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The Story Of David & Goliath

Richard aspires to live and love like Christ. Among his varied other writing interests, he aims to create good Christian stories.

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David versus Goliath is one of the best-known and most exciting stories in the bible. Enthralling because, at its core, it is a story about the victory of the proverbial underdog against all the odds.

It begins as two nations face-off for war. The Philistines, a cruel people, are gathered on a mountainside seeking a fight with Israel's army. Saul, Israel's king, stands his men across the valley from the Philistines upon the opposing mountainside.

Among the Philistines was their champion, Goliath, a warrior of huge proportions who did not know defeat.

Arrogantly confident, Goliath challenges Israel to send their best warrior to meet him in single combat, promising the battle would determine which nation became the servant of the other. So convinced are the Philistines of Goliath’s invincibility, they lay the whole outcome of the war and their future on this lone fight.

We have little choice but to look up to Goliath

We have little choice but to look up to Goliath

Where did the Philistines get this confidence?

Well, Goliath was between nine and ten feet tall, that’s approximately three metres (Note: This is debated. See link below). Nor was he some gangly, awkward man whose size resulted from some genetic flaw. Rather he was a powerfully built, coordinated, extremely strong and quick killer.

Considering his heavy armour may help us to appreciate just how big and strong this man was. Quite possibly this giant of a man carried near 100 kilos (220 lbs) onto the battlefield, including:

  • A brass helmet weighing near three kilos (5-7 lbs).
  • A coat of mail weighing fifty-seven kilos (125 lbs).
  • Brass greaves (overlapping plates of brass) on his legs.
  • And a heavy jabbing spear weighing about seven kilos (15 lbs).
  • A sheathed sword at his hip.

Even conservatively, we can assume he carried approximately 70-80 kilos (150-170 lbs) of armour and weapons. Place that weight on the average man, and even the strongest would only be able to move at slow shuffle for a short period. Goliath fought in it!

He was a very big and very strong man!

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David's Faith

“Send out a champion to face me in battle”.

This challenge Goliath repeated morning and evening for forty days. So formidable was his presence that Israel's only response was dismay and fear; cowering on the mountain across the valley.

We read that young David’s three oldest brothers were in Saul’s army, and David went back and forth between tending his father’s sheep and serving them. On one occasion David’s father, Jesse, instructed him to leave his sheep and carry food to his three brothers, bringing back word as to their welfare. And so it happened that while David visited, he heard Goliath shout his daily challenge. Upon hearing he becomes so passionately indignant that he questions the soldiers of Israel,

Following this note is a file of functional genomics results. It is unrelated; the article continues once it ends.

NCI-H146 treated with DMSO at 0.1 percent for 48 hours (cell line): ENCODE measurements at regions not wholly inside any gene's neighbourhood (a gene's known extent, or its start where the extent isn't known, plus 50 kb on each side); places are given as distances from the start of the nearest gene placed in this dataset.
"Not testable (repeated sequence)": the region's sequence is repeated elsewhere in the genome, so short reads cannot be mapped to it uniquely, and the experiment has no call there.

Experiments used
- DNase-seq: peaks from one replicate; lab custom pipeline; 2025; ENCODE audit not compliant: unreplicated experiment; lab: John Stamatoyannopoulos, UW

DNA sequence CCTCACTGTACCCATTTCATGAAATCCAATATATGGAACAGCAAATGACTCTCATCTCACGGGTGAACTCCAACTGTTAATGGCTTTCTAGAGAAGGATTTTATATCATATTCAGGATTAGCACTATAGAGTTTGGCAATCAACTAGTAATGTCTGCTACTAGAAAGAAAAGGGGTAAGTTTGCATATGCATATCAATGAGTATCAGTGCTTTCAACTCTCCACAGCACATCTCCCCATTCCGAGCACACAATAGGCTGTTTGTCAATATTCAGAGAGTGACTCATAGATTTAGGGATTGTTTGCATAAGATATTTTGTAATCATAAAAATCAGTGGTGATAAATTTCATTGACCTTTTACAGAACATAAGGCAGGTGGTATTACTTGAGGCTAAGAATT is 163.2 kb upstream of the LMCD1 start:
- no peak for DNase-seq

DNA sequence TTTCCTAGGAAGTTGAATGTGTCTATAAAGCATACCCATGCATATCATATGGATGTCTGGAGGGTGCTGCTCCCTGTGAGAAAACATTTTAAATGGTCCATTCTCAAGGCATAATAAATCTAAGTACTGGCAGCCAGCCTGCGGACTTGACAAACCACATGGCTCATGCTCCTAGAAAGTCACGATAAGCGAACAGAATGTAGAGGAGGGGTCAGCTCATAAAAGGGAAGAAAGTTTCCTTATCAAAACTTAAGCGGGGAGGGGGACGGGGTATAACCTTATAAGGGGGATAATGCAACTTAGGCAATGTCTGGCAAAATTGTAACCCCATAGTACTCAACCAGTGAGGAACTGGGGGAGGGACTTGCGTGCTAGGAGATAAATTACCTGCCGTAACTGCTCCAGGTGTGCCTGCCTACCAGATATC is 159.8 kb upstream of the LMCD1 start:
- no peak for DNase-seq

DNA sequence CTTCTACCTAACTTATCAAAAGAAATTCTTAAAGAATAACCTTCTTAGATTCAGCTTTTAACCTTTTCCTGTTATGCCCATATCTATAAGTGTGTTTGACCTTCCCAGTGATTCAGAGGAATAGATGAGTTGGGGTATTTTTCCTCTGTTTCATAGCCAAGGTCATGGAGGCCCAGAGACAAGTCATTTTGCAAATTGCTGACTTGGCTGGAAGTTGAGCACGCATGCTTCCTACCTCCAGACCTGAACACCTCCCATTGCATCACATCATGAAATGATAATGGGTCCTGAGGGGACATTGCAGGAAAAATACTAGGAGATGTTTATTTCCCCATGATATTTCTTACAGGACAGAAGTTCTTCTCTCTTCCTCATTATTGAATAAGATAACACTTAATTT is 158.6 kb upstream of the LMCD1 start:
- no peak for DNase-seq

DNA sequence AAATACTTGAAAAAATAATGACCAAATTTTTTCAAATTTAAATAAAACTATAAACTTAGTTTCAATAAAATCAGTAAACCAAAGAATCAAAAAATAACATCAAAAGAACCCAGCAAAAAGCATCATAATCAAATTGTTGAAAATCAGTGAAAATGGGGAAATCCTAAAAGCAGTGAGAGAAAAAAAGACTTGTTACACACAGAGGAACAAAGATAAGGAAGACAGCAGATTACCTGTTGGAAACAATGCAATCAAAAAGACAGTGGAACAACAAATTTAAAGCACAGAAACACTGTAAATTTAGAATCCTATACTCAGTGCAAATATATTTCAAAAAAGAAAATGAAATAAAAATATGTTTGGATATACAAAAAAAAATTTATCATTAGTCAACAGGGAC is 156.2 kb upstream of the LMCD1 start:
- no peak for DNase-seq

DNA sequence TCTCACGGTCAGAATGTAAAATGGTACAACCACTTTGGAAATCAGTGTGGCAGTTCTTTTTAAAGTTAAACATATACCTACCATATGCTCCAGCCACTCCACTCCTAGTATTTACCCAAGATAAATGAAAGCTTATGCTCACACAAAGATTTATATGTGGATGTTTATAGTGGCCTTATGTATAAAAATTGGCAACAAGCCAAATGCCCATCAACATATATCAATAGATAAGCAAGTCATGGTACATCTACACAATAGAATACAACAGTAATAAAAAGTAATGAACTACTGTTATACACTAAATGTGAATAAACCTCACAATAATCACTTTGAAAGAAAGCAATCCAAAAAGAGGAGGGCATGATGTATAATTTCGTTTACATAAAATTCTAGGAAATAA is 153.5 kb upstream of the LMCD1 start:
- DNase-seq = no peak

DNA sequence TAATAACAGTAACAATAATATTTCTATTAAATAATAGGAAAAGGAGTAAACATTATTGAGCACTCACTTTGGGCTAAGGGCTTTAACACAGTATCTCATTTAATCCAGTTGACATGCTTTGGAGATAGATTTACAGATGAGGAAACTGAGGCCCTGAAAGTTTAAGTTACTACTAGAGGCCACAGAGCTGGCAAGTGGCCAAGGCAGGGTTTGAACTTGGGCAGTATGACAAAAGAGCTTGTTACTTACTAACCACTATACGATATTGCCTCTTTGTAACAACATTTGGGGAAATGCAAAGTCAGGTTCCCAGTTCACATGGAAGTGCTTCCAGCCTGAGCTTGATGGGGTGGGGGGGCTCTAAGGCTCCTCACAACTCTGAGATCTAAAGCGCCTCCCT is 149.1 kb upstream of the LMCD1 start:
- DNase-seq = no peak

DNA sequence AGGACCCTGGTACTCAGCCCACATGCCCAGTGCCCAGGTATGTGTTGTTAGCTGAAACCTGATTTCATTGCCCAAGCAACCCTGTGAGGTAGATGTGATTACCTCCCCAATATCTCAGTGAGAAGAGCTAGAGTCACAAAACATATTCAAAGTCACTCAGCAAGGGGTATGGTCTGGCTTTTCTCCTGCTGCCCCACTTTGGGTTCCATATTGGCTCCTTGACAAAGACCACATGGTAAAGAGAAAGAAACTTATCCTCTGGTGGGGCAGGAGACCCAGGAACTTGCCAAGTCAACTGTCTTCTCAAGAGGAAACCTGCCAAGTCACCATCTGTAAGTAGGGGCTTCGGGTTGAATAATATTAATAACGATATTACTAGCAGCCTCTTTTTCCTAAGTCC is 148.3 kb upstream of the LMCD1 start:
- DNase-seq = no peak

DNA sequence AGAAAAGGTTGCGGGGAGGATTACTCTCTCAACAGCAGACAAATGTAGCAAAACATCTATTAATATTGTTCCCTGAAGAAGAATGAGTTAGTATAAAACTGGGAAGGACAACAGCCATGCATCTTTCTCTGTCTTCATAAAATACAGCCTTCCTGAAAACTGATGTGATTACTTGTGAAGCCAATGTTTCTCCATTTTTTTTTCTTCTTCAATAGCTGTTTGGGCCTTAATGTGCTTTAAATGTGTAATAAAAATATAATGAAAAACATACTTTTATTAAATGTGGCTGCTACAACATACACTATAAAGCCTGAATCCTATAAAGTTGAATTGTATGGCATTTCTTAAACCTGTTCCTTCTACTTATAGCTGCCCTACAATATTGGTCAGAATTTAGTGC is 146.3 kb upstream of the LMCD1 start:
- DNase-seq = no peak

Who is this uncircumcised philistine that he should defy the armies of the living God?”

Word of David's reaction to Goliath soon reached Saul's ear; for it was a reaction in stark contrast to the rest of his army. Saul, therefore, summons David before him.

Taking advantage of the royal audience, David affirms his loyalty and faith;

Let no man’s heart fail because of Goliath. I am your servant and I will go and fight with this Philistine” (1 Sam 17:32)

What a pure faith David had! How often it seems young people can shame the faith and zeal of those older.

Saul has obvious reservations, not least of which David's youthful inexperience against the veteran Goliath. Not one to be deterred, David defends his proposal with tales of killing lions and a bear with his bare hands in defence of his sheep. Boldly concluding that the Philistines would be as the lion and the bear because they had defied the armies of the living God.

Witnessing such courage and deep faith, Saul accepts David's offer, even presenting him with his own personal armour, which David declines.

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The scene now changes to two figures alone in a valley between two armies; One figure huge, intimidating and fearsome in his shining armour, the other a young shepherd, hardly more than a boy in sandals.

Goliath stands before David, fully arrayed in his protective gear with his armour bearer by his side. David carried only his sling, five smooth pebbles he had chosen from a brook, and his staff.

There followed the usual parley before the action, where taunts are thrown back and forth. Goliath mocks David’s youthfulness; expressing resentment that one would come out with only staff for defence against him. He threatens to give David’s flesh to the birds and the beasts.